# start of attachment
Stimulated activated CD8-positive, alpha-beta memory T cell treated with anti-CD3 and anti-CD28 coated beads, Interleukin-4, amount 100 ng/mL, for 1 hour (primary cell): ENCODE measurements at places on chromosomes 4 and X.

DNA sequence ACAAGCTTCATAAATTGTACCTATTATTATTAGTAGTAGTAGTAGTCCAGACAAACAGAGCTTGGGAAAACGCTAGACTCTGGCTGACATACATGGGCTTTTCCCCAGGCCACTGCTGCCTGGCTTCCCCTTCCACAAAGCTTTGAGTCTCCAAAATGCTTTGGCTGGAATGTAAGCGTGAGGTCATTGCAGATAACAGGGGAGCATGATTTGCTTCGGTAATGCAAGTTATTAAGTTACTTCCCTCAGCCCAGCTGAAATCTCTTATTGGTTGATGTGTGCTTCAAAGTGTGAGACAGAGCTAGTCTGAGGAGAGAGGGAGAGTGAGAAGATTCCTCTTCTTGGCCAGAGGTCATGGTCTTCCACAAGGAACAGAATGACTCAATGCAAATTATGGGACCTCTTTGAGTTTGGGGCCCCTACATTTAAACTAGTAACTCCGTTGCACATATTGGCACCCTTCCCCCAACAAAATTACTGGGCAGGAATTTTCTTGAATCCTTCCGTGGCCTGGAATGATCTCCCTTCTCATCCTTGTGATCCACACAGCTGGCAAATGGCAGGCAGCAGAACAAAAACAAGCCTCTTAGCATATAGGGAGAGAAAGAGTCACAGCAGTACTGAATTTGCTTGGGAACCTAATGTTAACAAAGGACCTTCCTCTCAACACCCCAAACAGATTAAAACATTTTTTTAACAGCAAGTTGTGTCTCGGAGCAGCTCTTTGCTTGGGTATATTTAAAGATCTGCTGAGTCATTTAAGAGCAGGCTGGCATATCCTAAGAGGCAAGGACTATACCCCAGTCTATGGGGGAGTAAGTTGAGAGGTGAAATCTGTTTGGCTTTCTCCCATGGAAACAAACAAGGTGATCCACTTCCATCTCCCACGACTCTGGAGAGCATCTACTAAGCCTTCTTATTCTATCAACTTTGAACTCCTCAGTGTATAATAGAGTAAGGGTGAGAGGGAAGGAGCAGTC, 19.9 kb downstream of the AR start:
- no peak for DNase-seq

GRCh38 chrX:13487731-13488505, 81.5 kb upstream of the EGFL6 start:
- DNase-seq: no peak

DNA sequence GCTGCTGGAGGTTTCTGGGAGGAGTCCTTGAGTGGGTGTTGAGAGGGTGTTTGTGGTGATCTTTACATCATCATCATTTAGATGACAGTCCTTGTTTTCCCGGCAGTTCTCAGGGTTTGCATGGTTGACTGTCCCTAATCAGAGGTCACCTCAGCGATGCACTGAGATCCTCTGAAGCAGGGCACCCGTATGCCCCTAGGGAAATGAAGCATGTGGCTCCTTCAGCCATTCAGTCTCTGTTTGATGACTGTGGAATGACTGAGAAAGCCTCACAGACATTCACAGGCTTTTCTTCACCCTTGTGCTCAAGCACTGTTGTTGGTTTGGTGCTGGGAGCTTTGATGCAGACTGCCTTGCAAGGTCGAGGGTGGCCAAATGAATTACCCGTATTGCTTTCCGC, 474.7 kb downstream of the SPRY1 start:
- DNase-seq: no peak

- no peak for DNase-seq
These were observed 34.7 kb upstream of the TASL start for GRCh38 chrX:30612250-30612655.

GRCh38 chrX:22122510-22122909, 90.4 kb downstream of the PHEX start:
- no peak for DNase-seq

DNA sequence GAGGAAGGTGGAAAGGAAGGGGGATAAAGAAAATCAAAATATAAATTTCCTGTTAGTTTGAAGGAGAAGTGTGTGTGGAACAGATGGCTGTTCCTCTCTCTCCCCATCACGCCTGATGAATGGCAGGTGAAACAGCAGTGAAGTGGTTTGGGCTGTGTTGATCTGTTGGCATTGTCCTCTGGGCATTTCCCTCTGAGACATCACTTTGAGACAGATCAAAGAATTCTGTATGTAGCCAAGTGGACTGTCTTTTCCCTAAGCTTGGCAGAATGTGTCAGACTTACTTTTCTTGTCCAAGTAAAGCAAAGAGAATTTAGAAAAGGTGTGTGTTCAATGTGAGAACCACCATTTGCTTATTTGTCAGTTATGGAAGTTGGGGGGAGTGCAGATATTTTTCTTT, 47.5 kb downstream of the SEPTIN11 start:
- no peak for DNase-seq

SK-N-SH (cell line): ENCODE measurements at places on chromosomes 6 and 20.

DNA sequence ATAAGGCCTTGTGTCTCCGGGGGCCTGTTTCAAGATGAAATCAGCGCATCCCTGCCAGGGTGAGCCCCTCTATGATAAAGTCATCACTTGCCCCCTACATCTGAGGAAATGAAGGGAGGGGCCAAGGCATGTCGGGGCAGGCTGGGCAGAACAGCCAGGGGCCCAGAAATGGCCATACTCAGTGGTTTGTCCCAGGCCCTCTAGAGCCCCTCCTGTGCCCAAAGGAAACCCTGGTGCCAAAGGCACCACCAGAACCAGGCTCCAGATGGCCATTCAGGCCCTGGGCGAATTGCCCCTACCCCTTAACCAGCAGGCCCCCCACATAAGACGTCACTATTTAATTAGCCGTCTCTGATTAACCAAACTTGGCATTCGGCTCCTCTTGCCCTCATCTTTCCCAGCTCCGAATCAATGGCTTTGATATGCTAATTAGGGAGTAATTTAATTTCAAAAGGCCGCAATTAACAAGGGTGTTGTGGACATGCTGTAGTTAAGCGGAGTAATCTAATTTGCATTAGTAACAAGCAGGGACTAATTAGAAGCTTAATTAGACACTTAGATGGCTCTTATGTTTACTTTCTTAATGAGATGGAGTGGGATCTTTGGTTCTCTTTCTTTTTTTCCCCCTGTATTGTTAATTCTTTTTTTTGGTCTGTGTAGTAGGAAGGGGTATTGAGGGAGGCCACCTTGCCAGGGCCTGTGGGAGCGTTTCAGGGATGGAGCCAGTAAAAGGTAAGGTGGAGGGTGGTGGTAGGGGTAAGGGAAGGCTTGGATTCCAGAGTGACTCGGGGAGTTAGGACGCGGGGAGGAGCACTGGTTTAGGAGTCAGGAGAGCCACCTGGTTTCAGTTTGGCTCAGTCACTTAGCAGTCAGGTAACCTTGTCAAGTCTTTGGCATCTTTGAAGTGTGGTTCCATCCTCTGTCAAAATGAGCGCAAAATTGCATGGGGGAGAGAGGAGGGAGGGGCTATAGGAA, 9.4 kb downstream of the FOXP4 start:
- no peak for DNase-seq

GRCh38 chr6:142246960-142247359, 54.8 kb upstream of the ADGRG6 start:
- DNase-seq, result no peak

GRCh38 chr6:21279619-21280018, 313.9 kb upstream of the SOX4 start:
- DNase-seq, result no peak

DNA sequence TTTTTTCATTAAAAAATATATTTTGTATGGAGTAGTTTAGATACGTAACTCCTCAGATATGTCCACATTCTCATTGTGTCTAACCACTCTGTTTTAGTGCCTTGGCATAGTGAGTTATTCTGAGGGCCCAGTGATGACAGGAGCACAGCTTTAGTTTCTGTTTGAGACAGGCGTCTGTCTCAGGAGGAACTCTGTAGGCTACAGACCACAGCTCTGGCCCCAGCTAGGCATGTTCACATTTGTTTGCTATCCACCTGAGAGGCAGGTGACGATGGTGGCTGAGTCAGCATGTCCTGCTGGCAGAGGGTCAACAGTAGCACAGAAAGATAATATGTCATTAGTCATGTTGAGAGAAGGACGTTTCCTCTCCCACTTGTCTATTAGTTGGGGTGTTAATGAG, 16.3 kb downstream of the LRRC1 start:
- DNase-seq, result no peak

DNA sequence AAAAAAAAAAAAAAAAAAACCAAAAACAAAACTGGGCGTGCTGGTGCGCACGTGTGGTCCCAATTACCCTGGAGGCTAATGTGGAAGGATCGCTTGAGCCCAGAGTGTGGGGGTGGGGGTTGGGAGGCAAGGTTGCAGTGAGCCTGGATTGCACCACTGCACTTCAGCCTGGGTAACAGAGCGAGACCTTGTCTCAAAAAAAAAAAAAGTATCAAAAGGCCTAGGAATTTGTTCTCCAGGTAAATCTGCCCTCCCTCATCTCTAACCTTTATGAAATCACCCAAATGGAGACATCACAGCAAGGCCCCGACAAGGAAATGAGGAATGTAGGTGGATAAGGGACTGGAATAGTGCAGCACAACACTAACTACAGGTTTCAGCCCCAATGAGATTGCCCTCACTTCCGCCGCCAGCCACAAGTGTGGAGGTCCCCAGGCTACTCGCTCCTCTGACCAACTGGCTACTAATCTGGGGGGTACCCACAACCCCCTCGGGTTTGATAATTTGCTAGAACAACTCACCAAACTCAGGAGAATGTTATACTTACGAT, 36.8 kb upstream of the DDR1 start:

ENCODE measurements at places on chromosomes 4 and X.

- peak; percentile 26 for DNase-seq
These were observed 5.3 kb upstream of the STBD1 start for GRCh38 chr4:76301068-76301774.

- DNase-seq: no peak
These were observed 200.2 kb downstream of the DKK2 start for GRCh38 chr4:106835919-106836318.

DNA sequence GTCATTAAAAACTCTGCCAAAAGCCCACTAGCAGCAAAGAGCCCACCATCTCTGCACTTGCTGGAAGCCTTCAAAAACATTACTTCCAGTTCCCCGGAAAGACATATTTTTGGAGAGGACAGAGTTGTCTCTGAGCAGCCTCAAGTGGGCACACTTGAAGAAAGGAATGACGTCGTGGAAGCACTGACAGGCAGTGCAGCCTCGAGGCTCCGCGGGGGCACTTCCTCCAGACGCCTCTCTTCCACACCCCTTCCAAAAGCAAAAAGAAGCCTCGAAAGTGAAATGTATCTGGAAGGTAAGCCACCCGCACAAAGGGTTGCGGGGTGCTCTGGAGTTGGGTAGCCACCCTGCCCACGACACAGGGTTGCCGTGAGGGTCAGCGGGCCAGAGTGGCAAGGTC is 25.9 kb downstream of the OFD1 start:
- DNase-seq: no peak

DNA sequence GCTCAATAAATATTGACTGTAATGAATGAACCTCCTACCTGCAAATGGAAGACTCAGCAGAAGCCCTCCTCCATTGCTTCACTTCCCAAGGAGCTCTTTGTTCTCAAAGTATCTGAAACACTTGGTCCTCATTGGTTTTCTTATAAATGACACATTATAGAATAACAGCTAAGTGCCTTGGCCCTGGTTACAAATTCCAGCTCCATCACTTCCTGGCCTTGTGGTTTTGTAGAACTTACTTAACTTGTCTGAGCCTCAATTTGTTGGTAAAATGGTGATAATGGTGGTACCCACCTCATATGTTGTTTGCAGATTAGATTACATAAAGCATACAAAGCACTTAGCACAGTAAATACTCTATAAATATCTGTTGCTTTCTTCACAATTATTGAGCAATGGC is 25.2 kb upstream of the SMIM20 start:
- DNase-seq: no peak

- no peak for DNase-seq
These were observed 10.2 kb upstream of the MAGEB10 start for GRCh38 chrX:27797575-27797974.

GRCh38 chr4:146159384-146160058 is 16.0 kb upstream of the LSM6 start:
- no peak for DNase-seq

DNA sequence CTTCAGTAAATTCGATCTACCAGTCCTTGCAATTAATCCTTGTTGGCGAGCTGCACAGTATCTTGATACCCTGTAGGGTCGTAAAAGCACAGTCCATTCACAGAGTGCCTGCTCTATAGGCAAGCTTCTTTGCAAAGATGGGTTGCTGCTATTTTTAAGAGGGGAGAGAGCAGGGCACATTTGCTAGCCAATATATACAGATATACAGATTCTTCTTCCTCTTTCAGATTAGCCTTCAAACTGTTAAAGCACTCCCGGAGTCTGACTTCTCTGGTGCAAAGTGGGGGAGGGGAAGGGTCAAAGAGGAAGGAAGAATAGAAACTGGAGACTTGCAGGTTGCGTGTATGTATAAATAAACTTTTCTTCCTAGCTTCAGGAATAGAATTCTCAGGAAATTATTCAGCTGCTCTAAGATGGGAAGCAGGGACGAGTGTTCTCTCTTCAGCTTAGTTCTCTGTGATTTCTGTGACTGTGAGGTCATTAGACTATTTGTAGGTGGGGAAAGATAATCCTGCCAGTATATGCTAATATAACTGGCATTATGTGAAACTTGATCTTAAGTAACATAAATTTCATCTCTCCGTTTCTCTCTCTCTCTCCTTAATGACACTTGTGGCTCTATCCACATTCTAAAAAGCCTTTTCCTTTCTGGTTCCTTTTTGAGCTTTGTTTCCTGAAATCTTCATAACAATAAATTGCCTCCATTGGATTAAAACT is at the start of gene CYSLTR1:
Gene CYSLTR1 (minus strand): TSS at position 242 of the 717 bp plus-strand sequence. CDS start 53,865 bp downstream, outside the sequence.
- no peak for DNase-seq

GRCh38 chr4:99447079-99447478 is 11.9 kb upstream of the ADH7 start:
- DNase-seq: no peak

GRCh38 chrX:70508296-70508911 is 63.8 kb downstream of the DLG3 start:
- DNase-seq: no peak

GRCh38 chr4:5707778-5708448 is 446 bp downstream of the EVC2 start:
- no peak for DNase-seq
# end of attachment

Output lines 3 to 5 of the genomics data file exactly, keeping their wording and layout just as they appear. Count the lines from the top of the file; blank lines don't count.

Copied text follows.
- no peak for DNase-seq

GRCh38 chrX:13487731-13488505, 81.5 kb upstream of the EGFL6 start:
- DNase-seq: no peak